Amongst a thicket of aspen trees, Jason Frank and his three-year-old son, Matthias, are clearly searching for something. Lifting fallen logs and carefully checking around the bases of the trees, they movemethodically up a slope.
“Muggle,” warns Carly, Matthias’s mom standing several metres away, gently rocking the stroller where six-month-old Heidi sleeps. She has spotted a nearby walker on the paved trail.
The family is hunting for geocaches, or “treasure,” as Matthias calls it.
A ping comes from the Franks’s handheld GPS, letting the family know that they have reached Ground Zero; the treasure is within a couple of metres. Matthias furrows his brow as he earnestly looks. His dad spots it first, and directs the child toward a plastic container, tucked behind a fallen tree.
Geocaching is a real-world game that uses GPS coordinates to pinpoint the location of hidden containers, placed all around the globe by an online community of geocachers. As the location technology is integrated into ever more devices, phones especially, the number of geocaching explorers has grown to more than four million people worldwide.
Bruce Lakusta started geocaching about 10 years ago after buying his wife a GPS receiver for Christmas. The couple are amazed at the number of caches in and around the city — about 5,000 — and that there’s one hidden in almost every neighbourhood.
“It is kind of neat when you realize that there’s all these geocaches in places that you’ve regularly been
to,” Lakusta says.
Recently, Lakusta has been using his iPhone and the Geocaching app by Groundspeak Inc. to track caches. When he and his wife, Elaine, geocache together they’ve found her GPS is no more accurate. “Most of the time, I’ll find the cache before she does,” he says. Lakusta also loves the user-friendliness of the app, saying “I’ll just bring up the app and click ‘find geocaches near here,’ and then it will guide you to it.”
And it’s just as easy with a GPS receiver: Enter your address on geocaching.com, and it plots all the caches near you on a map. Once you’ve found a treasure you wish to hunt, you can either manually enter the coordinates into your device, or download them directly to it.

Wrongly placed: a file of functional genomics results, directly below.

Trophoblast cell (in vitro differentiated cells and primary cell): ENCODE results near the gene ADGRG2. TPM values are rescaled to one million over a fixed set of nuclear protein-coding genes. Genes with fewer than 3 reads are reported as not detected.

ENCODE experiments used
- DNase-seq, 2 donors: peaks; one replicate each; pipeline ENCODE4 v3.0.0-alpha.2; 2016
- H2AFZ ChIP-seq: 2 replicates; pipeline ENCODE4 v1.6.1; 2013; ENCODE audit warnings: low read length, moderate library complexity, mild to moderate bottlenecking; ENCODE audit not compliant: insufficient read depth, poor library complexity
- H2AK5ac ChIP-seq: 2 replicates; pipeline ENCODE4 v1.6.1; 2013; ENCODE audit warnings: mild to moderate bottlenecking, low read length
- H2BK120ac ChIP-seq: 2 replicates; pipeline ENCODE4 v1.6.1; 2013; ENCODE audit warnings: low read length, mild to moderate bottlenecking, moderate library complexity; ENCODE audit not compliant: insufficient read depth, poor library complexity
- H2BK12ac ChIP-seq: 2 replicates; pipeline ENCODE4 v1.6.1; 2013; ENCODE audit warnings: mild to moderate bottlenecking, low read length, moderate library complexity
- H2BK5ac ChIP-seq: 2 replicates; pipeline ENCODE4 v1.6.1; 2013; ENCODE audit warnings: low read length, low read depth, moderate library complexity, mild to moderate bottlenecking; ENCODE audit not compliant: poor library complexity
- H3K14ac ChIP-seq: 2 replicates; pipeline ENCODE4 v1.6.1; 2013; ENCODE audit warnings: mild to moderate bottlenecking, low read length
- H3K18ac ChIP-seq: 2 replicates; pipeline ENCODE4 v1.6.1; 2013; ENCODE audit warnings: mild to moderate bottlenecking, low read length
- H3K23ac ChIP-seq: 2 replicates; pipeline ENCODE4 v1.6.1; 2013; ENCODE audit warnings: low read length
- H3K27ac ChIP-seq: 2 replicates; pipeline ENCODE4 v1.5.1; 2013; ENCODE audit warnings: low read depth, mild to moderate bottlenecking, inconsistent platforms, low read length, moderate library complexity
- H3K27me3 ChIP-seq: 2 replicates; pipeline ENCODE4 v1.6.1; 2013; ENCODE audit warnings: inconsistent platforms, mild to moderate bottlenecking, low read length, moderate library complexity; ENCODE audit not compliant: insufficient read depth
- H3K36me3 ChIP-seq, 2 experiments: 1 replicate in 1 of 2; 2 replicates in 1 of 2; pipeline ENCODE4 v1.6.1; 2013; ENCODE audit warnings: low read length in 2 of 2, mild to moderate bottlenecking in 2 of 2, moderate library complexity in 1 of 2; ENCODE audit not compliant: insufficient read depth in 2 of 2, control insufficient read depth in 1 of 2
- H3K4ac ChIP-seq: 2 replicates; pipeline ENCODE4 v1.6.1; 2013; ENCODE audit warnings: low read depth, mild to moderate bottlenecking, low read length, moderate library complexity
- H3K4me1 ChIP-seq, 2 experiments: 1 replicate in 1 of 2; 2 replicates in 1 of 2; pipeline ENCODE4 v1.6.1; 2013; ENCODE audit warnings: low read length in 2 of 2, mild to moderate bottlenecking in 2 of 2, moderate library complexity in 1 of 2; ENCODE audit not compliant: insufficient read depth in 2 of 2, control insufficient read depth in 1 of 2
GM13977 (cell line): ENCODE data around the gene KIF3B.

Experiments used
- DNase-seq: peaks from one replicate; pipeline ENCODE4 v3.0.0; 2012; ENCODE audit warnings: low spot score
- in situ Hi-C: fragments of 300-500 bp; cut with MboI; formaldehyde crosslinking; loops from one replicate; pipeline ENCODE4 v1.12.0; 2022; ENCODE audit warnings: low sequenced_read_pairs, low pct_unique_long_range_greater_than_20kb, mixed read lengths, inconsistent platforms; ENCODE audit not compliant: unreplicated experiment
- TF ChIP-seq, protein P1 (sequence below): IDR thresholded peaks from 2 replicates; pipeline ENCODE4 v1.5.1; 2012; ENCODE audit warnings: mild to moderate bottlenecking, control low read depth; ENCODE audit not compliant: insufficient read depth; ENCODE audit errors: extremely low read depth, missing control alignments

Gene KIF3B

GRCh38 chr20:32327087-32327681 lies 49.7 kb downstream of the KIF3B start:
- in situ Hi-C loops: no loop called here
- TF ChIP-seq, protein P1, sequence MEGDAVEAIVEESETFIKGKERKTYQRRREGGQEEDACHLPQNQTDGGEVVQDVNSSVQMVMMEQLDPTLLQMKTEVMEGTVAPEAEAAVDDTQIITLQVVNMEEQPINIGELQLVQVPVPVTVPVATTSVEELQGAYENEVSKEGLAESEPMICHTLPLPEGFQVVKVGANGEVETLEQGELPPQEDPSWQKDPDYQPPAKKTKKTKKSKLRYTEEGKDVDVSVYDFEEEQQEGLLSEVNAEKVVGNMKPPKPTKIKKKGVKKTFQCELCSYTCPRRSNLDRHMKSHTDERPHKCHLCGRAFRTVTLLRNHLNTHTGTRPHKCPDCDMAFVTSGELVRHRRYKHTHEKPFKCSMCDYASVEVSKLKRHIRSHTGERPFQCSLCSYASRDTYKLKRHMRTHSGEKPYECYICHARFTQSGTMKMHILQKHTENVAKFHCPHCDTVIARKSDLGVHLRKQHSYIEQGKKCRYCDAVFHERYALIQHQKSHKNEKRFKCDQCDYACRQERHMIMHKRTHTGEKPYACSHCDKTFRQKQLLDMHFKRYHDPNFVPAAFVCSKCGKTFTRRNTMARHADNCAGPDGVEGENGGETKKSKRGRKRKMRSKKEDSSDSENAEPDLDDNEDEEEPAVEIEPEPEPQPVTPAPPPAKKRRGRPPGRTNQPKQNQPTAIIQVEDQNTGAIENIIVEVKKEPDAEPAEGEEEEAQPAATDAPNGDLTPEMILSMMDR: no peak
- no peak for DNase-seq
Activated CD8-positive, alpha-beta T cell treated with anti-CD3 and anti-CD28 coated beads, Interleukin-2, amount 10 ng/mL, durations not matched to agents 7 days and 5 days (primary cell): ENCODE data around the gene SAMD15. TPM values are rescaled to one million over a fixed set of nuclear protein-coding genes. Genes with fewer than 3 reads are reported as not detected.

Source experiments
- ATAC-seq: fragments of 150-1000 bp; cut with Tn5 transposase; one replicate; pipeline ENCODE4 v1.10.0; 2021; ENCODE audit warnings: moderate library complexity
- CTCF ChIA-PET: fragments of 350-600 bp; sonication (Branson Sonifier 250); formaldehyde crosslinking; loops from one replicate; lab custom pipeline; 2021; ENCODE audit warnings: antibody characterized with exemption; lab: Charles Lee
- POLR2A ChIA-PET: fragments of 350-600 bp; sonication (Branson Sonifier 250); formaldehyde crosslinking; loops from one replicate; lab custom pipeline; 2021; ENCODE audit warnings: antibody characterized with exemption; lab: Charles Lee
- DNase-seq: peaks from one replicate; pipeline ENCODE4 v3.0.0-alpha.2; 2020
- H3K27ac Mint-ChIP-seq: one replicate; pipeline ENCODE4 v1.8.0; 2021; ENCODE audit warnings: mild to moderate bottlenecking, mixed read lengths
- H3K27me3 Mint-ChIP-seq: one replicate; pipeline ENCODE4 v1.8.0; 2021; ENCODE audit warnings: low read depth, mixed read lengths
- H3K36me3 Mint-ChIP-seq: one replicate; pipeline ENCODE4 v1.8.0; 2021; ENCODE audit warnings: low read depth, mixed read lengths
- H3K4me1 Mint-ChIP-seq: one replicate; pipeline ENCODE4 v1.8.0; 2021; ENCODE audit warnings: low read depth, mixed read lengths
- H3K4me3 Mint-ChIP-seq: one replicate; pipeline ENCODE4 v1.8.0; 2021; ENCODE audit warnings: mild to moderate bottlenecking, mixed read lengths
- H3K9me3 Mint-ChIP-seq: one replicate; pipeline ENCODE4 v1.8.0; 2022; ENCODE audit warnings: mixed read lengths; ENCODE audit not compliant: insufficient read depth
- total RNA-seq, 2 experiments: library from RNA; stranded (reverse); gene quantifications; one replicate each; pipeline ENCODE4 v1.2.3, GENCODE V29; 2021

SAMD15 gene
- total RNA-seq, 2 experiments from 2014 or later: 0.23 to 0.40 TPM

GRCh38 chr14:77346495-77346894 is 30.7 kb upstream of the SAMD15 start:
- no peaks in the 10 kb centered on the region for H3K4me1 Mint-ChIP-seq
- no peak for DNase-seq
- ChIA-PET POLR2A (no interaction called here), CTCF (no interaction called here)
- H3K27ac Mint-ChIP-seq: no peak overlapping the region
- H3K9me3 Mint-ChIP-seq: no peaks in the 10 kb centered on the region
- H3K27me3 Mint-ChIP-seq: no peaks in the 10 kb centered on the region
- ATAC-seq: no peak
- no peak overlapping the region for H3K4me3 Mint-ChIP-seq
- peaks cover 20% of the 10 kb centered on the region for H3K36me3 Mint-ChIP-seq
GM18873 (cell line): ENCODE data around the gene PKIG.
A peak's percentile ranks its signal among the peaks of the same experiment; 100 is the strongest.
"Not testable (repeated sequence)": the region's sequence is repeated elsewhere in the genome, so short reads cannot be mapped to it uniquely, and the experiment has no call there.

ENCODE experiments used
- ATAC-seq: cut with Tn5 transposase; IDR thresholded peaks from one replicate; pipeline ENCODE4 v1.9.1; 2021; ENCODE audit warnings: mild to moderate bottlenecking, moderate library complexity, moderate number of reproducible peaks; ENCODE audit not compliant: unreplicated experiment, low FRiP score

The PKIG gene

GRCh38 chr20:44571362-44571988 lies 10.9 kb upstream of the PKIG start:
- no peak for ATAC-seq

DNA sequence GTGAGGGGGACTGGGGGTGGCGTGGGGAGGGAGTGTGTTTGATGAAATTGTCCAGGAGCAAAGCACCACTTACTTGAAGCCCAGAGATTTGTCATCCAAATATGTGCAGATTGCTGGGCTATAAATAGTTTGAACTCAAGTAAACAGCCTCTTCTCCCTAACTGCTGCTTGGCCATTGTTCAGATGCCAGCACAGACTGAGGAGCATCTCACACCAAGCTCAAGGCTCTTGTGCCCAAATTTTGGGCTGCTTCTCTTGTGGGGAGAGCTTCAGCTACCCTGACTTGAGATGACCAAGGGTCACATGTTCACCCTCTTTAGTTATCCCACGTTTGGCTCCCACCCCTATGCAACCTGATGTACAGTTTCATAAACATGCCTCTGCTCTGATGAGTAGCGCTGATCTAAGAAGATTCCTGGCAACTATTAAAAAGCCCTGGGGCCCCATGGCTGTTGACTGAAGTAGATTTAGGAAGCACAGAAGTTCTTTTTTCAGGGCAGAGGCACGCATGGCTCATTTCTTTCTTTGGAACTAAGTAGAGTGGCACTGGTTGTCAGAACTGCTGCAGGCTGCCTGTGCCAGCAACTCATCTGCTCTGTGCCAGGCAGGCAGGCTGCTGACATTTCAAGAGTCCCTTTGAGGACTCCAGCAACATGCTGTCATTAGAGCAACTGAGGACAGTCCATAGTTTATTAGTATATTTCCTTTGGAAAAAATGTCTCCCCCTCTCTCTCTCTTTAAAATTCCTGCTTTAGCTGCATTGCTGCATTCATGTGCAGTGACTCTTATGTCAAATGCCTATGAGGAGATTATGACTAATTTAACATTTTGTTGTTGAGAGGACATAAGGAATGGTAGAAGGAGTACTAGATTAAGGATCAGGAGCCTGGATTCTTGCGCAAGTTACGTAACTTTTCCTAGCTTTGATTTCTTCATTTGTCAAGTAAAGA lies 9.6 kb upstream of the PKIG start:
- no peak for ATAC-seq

Geocaches vary in size. They could be as small as a hollowed-out pine cone or large ammo cans. You’ll find them hidden behind everyday street furniture in Churchill Square or under a spruce tree on Groat Road. There’s even one near an old steam tractor by a south-side science park.
From the container the Franks found, Jason takes the logbook — even the smallest caches have one — jotting down the date, his geocaching name and “TFTH” (short for “thanks for the hunt”). When he gets home, he’ll also log their discovery on the website. Their find is just one of the 180,000 caches that are logged on an average day around the world.
Meanwhile, Matthias is contemplating if he’d like any of the trinkets inside the cache. There can be small plastic toys, stickers, mini-flashlights, pretty much anything as long as it’s family-friendly and legal. Matthias decides he’d like to take one of the plastic toys, so Jason, explaining that they have to trade, pulls out a swag bag filled with treasures of their own. After some consideration, Matthias decides which item he’ll give up in the exchange. The new plaything, after boastfully showing it to Carly, is concealed in his jacket’s zippered “treasure pocket.”
Along with the trinkets, some caches also contain a “trackable.” Rod Murray, who has been geocaching since 2010, explains that Trackables are uniquely identified items that are on missions to travel from one cache to another. The journey is logged on the geocaching website each time it’s picked up and dropped off at a cache.
“Some of them have been out there years and years and have been all over the world,” says Murray. They can travel very quickly, especially when a cacher is going on holiday in the next week or so. One trackable, whose journey Murray started in Edmonton, “was in Australia within a very short time.”
Murray has stashed about 65 caches around town, seeing it as a way of giving back to the community. “If no one hides them, then there’s nothing to find,” he says. He also relishes in the exploration geocaching offers. “It’s taken me down so many trails that I didn’t even know existed.”
Jason Frank shuts the container and returns it behind the tree, making sure it’s out of sight from the trail. He marks the cache as “found” on his GPS, and it alerts him of another cache nearby. An arrow on screen points the way. “It’s like a local person saying, ‘Hey, come here and look at this neat piece of park or this view that I’ve discovered,’” he says.
As they approach the next cache, they stop to look around. In the centre of the city, looking for hidden treasure in a park they hadn’t explored before, they’ve discovered another secret.
Jason takes in a perfect view of the city’s skyline. “This is awesome.”
Don’t have GPS? Try Letterboxing
In 1854, rambling man, James Perrott, hid a bottle in a stone cairn beside a hard-to-reach pool in southern England. A guidebook mentioned the cache and soon people swarmed to the site, leaving messages behind for future visitors. The idea went viral and “letterboxes” popped up all over the surrounding moorland, their locations described in terms of natural landmarks, rather than geocaching’s numerical coordinates. With just 24 letterboxes hidden in the Edmonton area, the root of geocaching may not be as popular, but it is simply more accessible. Visit letterboxing.org to find one near you.